Activists have vowed to continue their fight against a ruling that amounts to a near-total ban on abortion. Pregnancies that endanger a woman's life and those caused by rape or incest are now the only legal avenues.
Tens of thousands of protesters across almost 50 Polish cities blocked city streets in cars, on bicycles and on foot on Monday on the fifth day of demonstrations against a a supreme court decision to tighten an already strict abortion law in the predominantly Catholic country.
Carrying banners reading "Enough," "hell for women" and "I want choice, not terror", people gathered across the country in defiance of coronavirus restrictions.
"I will be here until the end," Piotr Wybanski, a 31-year-old protester in the capital Warsaw, told Reuters. "I don't care if it means a week, a month, three months or three years. I will protest here day after day."
Protests began last Thursday when the Constitutional Tribunal banned abortions related to fetal defects
Women’s rights activists in Poland said they would not back down and that more protests were planned for the week.
Marta Lempart, head of the Women's Strike group, said there would be a strike on Wednesday and a protest march on Friday in Warsaw — the seat of the government, the constitutional court and the headquarters of the ruling right-wing Law and Justice party that brought the case to court.
Protests erupted last Thursday when Poland’s Constitutional Tribunal banned abortions related to fetal congenital defects.
The court ruled that an existing law allowing the termination of malformed fetuses was "incompatible" with the constitution.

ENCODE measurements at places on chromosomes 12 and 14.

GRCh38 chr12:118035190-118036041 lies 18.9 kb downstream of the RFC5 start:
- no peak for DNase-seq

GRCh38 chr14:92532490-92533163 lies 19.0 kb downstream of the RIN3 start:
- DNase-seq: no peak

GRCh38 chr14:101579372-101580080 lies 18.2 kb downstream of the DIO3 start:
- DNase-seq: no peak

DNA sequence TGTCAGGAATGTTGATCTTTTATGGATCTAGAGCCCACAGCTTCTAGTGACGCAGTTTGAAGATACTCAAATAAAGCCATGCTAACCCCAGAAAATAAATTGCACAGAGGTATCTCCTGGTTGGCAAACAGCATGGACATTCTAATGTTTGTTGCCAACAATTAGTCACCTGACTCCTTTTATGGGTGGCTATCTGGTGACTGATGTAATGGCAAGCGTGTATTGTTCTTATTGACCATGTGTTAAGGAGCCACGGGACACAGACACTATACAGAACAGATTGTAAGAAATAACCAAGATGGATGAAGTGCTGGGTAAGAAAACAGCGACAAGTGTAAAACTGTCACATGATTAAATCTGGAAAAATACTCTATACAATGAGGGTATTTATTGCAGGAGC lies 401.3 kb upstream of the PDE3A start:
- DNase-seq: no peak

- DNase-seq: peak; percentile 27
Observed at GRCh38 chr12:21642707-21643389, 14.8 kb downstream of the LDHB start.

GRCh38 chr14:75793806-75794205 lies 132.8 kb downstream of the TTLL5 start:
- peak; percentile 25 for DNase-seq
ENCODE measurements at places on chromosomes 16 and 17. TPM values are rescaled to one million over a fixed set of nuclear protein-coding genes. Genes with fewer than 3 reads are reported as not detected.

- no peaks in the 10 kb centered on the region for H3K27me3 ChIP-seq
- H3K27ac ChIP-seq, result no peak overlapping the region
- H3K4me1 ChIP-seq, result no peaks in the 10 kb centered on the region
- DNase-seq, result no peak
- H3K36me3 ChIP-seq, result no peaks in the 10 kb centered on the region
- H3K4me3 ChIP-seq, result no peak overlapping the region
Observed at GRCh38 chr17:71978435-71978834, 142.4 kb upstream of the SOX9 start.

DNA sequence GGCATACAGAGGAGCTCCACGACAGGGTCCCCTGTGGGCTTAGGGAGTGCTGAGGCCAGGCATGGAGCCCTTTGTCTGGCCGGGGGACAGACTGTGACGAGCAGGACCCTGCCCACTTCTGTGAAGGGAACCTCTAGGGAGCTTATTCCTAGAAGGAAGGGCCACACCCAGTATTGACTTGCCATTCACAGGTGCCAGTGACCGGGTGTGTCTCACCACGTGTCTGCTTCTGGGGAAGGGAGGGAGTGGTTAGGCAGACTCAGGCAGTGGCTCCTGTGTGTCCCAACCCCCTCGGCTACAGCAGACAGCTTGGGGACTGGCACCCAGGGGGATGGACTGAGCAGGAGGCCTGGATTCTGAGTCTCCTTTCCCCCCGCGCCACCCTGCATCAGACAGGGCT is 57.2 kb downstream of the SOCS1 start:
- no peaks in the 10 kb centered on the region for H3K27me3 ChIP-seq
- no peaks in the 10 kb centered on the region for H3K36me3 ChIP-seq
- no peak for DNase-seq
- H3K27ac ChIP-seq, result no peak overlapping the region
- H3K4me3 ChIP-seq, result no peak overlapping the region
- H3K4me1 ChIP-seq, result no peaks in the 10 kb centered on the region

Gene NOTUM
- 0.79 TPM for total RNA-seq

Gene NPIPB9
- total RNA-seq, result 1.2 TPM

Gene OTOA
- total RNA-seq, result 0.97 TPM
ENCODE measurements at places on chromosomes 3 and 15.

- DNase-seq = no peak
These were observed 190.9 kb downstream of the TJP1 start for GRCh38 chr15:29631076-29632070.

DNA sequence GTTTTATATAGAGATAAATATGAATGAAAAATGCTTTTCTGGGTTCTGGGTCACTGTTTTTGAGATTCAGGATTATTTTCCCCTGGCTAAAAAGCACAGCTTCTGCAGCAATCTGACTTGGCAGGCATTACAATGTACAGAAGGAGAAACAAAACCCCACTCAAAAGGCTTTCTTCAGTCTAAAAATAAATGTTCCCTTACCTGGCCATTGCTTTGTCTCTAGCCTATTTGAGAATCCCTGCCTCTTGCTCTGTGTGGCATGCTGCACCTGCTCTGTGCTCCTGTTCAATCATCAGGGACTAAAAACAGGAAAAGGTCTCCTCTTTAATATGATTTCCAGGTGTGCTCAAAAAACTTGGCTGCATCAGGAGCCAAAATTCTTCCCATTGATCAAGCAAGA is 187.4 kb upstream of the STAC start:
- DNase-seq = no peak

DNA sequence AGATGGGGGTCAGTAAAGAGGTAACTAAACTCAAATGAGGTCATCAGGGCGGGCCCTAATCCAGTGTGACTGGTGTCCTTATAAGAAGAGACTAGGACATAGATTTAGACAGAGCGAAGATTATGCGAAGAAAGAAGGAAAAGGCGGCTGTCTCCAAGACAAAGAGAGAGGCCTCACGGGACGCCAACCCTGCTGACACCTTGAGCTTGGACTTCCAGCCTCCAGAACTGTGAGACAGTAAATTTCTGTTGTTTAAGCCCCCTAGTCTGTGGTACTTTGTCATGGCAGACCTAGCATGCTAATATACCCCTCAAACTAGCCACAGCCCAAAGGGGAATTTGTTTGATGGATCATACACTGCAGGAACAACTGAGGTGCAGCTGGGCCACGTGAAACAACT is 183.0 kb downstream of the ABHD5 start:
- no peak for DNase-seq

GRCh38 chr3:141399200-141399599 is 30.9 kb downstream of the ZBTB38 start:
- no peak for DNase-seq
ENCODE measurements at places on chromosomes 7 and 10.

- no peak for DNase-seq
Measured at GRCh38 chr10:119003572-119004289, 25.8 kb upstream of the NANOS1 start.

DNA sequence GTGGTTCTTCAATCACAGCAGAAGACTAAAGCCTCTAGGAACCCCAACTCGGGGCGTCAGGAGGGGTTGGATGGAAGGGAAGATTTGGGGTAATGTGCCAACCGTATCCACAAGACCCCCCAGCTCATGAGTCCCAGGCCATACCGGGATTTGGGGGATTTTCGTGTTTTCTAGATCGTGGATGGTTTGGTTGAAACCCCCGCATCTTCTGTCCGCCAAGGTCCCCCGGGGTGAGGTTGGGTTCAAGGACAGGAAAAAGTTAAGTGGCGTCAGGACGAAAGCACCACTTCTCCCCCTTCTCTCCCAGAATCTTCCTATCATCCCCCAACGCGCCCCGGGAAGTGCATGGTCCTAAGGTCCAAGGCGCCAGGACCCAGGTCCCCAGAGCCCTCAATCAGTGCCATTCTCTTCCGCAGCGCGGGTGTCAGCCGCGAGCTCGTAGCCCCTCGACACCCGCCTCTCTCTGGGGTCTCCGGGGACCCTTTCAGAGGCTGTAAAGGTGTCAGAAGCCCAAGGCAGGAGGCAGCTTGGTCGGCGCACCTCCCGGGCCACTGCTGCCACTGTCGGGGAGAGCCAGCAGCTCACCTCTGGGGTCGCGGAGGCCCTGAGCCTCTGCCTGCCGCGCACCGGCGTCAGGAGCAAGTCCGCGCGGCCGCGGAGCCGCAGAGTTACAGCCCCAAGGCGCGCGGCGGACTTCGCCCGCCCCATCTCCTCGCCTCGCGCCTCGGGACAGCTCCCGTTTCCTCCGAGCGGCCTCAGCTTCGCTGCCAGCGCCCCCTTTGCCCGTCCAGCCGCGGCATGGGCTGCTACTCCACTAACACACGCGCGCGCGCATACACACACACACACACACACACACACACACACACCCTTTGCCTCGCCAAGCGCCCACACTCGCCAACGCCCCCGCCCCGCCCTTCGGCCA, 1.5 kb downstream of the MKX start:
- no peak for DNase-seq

The ruling ended the most common of the few remaining legal grounds for abortion in the predominantly Catholic country. Abortion is now only permitted in cases where the mother's life is at risk or if the pregnancy was caused by rape or incest.
Tens of thousands of protesters across almost 50 Polish cities blocked city streets in cars, on bicycles and on foot
Protesters defied Poland’s "red zone" ban on gatherings aimed at preventing further outbreak of the coronavirus, though many did wear facemasks.
On Sunday, thousands of activists disrupted church services across the country, chanting and spraying slogans on walls to protest the ban. Angry crowds carried posters depicting a crucified pregnant woman and gave out protest cards to priests.
Andrzej Matyja, the leader of a doctor's group, denounced the ruling’s timing during the pandemic. Matyja told local station Radio Zet that the move has resulted in an "irresponsible provoking of people to rallies'' where physical distancing cannot be upheld.
According to health ministry figures, 1,110 legal abortions were carried out in Poland in 2019, mostly due to fetal defects.
Poland already has some of the European Union’s most stringent restrictions on abortion.
Polish opposition parties, the EU's human rights commissioner as well as international human rights organizations have also condemned the court's decision as violating women's rights.
mvb/msh (AP, AFP, Reuters)